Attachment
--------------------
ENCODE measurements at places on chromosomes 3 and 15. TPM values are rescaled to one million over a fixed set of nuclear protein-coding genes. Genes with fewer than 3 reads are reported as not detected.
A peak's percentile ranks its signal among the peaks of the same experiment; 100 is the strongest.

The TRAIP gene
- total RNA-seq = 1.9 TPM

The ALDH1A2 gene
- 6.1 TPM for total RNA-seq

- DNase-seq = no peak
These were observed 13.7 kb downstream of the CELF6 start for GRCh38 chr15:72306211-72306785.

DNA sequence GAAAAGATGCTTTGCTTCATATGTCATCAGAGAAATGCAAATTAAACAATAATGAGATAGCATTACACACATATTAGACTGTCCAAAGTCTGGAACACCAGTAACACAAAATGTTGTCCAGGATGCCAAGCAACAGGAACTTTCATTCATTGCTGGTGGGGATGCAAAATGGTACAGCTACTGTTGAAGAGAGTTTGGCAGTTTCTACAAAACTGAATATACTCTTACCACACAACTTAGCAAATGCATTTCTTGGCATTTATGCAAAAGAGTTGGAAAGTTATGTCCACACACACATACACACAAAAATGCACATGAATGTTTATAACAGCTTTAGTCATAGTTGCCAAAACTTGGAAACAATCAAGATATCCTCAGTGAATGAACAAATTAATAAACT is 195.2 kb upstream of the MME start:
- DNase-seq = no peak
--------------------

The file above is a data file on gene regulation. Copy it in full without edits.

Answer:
ENCODE measurements at places on chromosomes 3 and 15. TPM values are rescaled to one million over a fixed set of nuclear protein-coding genes. Genes with fewer than 3 reads are reported as not detected.
A peak's percentile ranks its signal among the peaks of the same experiment; 100 is the strongest.

The TRAIP gene
- total RNA-seq = 1.9 TPM

The ALDH1A2 gene
- 6.1 TPM for total RNA-seq

- DNase-seq = no peak
These were observed 13.7 kb downstream of the CELF6 start for GRCh38 chr15:72306211-72306785.

DNA sequence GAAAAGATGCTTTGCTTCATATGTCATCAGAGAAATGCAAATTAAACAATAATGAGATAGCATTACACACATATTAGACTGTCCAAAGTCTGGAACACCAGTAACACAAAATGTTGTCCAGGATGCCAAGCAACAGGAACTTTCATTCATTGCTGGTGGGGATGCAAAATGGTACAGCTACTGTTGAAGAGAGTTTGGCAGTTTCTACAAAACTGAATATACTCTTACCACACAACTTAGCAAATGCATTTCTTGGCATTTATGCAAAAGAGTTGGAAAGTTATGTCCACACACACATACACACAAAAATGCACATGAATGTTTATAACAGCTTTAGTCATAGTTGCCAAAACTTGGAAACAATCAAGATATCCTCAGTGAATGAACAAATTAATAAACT is 195.2 kb upstream of the MME start:
- DNase-seq = no peak